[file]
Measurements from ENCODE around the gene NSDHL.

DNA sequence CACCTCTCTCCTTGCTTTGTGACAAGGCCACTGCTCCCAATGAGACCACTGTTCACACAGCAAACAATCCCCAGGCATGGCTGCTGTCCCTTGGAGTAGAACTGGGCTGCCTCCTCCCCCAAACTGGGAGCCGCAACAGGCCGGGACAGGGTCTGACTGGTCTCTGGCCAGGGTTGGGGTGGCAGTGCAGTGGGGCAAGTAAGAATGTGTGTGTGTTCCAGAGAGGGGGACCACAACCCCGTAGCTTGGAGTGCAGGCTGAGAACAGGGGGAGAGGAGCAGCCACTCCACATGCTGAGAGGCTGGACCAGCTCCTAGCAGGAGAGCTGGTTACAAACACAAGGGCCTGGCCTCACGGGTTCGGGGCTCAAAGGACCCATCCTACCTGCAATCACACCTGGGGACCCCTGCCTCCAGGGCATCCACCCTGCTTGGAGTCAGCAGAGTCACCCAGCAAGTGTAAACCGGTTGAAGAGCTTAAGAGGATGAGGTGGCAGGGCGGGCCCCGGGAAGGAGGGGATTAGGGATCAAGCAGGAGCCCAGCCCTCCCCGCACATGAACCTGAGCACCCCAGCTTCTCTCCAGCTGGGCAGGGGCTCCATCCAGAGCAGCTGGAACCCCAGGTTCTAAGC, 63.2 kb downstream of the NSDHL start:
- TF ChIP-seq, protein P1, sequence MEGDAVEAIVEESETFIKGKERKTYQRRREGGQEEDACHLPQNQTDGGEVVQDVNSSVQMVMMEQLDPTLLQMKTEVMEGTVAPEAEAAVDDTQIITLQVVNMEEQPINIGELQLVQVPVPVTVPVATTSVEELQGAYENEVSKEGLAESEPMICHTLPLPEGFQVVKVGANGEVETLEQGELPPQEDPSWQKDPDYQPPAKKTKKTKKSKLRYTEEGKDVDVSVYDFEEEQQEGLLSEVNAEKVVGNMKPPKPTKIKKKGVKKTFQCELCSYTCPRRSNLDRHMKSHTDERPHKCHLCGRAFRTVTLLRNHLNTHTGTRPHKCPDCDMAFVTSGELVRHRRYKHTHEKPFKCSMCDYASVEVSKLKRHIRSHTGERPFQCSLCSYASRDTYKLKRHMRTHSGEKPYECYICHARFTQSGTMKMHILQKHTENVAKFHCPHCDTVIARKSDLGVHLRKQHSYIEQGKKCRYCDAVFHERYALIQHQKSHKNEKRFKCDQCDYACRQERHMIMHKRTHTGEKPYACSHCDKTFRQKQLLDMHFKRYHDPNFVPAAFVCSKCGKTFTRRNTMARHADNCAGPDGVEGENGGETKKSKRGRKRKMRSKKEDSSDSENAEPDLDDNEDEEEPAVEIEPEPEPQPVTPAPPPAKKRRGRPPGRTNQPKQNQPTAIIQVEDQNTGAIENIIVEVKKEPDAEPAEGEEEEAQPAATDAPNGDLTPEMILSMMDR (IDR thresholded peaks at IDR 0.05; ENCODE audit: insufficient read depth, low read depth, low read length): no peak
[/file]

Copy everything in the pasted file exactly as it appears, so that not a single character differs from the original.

Measurements from ENCODE around the gene NSDHL.

DNA sequence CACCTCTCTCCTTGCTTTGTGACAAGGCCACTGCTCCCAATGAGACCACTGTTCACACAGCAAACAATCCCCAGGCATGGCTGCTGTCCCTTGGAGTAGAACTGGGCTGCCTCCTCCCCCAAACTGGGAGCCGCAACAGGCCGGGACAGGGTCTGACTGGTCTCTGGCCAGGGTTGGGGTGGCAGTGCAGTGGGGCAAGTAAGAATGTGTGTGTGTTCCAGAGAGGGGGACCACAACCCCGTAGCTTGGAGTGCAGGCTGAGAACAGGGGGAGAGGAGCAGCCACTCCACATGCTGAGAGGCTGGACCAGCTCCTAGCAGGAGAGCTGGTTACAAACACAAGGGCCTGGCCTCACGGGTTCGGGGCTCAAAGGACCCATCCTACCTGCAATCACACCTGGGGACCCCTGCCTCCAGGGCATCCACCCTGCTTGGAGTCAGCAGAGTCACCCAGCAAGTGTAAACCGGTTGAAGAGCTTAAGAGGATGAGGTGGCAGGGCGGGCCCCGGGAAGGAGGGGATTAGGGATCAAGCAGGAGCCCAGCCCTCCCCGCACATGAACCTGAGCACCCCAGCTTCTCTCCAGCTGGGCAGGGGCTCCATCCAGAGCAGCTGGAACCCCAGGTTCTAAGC, 63.2 kb downstream of the NSDHL start:
- TF ChIP-seq, protein P1, sequence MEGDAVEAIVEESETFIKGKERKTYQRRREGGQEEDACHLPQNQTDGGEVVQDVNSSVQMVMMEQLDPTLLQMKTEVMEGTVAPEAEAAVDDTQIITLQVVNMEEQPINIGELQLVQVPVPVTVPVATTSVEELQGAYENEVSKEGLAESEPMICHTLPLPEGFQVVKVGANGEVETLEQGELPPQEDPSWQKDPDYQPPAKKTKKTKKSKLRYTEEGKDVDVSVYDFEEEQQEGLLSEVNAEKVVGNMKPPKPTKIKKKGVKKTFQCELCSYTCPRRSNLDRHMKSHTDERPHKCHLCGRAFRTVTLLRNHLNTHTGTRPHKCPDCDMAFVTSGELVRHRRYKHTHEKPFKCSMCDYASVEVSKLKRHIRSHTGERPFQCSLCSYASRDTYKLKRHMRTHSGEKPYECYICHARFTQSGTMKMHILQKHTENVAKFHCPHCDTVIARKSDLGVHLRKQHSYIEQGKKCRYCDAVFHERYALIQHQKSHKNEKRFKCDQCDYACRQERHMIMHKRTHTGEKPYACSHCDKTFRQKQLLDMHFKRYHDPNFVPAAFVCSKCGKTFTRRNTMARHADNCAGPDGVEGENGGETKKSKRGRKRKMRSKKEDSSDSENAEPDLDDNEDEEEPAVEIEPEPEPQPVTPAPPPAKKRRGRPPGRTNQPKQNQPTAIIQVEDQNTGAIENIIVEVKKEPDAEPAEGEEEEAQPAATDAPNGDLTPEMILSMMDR (IDR thresholded peaks at IDR 0.05; ENCODE audit: insufficient read depth, low read depth, low read length): no peak